A window into the rugged life of cowboys in Montana.
written by Kirk Michael
Lucien Castaing-Taylor‘s film Sweetgrass confirms a long-standing suspicion: if you’re not having hot sex with Heath Ledger, it really isn’t any fun being a shepherd in the isolated mountain basins of Montana.
Sure, the documentary starts off with satisfying rituals at century-old Allested Ranch: sheep being herded, sheep being sheared, sheep being ear-tagged, sheep being nursed. For the first half hour, the sheep flow together like a fluffy white river, even rolling down Main Street in Big Timber, Montana. The ranch hands have time for jokes, like the one about the rich gentleman looking for a brain transplant who’s willing to pay two million for a cowboy brain because “it’s never been used.”
But, come summertime, those cowboys have to get 1,200 ewes from the farm to distant summer grazing lands and that’s no small thing. In the four weeks it takes to get there, the soundtrack shifts from pleasant baa-ing to a mixture of crabby sheep and cowboys muttering profanely in different tongues.
"I also learned things from Sweetgrass. For instance, it’s instructive to know that bears’ eyes have a different shine in the night than sheep’s and that guard dogs will sometimes supplement their diet with the sheep they are guarding. "
Our two main characters in the open range, as much as we have characters besides the sheep and the mountains, are Pat, a horse-punching, ornery young man (I found unfortunate connotations in his habitual reference to the sheep as “cocksuckers”), and John, a misanthropic old hand with more affinity for the animals. They work all day, every day keeping the sheep together.
In one hilarious sequence, Castaing-Taylor captures Pat on a classic rant against hoofed mammals of all stripes and then follows along as the cowboy finally breaks down and calls his momma. John speaks much less frequently, his lungs perhaps hurting from the constant intake of hand-rolled cigarette smoke, and maintains a laconic distance from his partner. The only time we see the two men mutually excited is when John finds what Pat believes to be a genuine Indian obsidian arrowhead.
While I agree with other reviewers that it is a beautifully shot film, Sweetgrass is still strange looking. The grainy camera might have reminded me of The Wild Bunch (another cowboys last ride movie) if it weren’t even more like watching those informative Reading Rainbow segments in the '80s when LeVar Burton got out into the field. I did admire how Castaing-Taylor allowed us lingering compositions of the manmade in nature—a shepherd, his horse, his sheep, and his bright yellow walkie-talkie against a backdrop of limitless pasture.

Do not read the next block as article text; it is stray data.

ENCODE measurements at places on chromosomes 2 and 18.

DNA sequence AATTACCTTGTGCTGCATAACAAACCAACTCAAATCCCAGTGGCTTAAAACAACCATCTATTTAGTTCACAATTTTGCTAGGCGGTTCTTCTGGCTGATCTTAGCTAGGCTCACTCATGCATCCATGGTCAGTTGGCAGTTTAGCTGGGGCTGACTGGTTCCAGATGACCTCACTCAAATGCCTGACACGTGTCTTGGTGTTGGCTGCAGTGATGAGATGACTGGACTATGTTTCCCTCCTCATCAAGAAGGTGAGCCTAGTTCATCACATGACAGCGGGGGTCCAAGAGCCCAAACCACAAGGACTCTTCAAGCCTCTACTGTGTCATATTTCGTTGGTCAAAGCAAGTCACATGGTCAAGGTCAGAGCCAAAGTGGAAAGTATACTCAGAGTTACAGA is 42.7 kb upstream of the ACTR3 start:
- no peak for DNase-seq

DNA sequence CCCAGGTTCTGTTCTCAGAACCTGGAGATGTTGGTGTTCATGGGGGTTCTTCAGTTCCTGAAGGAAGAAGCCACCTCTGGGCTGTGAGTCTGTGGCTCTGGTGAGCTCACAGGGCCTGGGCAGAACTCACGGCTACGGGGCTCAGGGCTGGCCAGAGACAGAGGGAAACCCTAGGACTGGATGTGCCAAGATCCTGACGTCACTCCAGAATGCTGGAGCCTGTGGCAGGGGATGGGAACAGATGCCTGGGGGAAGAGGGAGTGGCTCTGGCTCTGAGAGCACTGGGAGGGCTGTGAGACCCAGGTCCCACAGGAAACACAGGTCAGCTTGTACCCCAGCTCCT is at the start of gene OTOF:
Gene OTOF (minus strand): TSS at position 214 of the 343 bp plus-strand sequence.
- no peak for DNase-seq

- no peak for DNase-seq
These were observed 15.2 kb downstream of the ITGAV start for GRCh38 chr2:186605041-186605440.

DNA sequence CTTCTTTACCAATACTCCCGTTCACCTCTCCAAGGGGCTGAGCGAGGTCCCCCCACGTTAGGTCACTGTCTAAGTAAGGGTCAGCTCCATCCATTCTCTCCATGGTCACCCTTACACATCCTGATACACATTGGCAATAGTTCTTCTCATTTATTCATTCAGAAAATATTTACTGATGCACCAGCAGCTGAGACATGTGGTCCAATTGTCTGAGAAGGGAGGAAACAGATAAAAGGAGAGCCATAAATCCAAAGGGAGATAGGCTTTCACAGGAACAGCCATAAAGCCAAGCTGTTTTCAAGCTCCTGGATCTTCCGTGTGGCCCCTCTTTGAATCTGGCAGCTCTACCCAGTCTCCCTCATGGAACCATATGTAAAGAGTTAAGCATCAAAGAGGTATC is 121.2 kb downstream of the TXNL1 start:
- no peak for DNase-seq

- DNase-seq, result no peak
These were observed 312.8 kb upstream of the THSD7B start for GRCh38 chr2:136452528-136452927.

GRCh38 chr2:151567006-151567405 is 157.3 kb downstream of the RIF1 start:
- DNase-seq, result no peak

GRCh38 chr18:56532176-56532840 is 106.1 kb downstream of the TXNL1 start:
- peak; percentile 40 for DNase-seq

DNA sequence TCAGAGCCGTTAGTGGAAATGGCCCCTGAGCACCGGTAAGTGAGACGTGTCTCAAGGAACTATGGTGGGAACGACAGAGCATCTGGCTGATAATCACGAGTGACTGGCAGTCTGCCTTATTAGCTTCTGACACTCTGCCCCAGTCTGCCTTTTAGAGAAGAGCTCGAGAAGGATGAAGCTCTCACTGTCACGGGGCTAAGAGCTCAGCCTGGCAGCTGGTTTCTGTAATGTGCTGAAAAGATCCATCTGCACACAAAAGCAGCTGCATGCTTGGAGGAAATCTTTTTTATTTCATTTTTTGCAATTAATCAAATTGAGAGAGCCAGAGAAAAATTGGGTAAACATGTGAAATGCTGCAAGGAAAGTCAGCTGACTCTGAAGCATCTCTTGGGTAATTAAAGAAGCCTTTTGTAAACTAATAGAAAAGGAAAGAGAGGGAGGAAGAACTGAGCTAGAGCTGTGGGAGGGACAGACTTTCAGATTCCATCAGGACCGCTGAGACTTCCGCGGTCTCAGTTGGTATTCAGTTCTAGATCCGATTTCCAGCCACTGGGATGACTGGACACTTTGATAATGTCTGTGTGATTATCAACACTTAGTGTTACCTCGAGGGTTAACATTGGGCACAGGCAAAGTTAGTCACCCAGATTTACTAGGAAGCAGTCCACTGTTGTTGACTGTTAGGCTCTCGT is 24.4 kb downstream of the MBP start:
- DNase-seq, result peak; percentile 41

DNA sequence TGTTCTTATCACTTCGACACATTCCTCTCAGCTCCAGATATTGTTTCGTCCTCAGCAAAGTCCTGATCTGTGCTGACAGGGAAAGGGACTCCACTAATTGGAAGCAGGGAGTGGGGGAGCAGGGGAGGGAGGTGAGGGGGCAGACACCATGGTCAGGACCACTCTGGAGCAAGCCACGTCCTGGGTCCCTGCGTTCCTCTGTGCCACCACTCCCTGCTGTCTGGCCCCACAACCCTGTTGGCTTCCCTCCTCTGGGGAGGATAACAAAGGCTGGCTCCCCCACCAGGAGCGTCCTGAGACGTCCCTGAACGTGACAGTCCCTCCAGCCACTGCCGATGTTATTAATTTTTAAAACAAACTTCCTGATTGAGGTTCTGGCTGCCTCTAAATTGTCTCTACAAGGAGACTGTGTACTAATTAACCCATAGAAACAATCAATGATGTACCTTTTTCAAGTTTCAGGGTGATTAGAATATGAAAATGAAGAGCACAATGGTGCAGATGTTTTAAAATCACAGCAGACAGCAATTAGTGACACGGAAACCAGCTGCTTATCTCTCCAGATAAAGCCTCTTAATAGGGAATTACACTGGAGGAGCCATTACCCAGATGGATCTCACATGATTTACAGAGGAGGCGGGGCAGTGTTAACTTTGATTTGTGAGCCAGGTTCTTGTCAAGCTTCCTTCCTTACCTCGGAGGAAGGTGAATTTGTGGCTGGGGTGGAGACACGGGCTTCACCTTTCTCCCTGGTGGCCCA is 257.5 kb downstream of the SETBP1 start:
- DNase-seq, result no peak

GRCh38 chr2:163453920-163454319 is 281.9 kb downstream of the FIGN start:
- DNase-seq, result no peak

I also learned things from Sweetgrass. For instance, it’s instructive to know that bears’ eyes have a different shine in the night than sheep’s and that guard dogs will sometimes supplement their diet with the sheep they are guarding.
After the screening we were able to ask questions of the director, Castaing-Taylor (who does not seem nearly as pompous and foreign as his name suggests), and his answers are the reason that I have the few facts that I’ve included in this review. Sweetgrass is an atypical documentary—there’s no explanatory voiceover, no introductions to people who appear, no talking heads, and no titles after the opening credits. The film was shot in cheap digital on a camera powered by solar panels, after all.
The shoestring aesthetic of the film is what made it so funny when an audience member asked Castaing-Taylor how he got the helicopter shot of sheep spilling over a mountain. The director explained that did not actually have access to a helicopter for any shots and that he would hike out before dawn to get different views (he also apologized for that particular shot being somewhat blurry—it was hard to focus because he had accidentally pepper-sprayed himself in a panic when he thought he heard a bear coming).
Castaing-Taylor also talked about how liberals and conservatives have conflicting definitions of “wilderness areas” and “sustainable agriculture.” This is the one area I wish he covered more in the film—we see the hardworking splendor of shepherding but we don’t really know what was at stake for the cowboys and ranchers unless we read the press materials. The director said that Sweetgrass is just one part of an ongoing series that he just recently completed after ten years of fieldwork. Maybe I’ll stay tuned to find out more, but that’s a lot of sheep.
White Tank Top is a blog written by Kirk Michael, a Seattlite who loves film and, we think, writes about it really well. Stay tuned for more biweekly posts on the CAB, where WTT reviews films of all genres and box office rankings.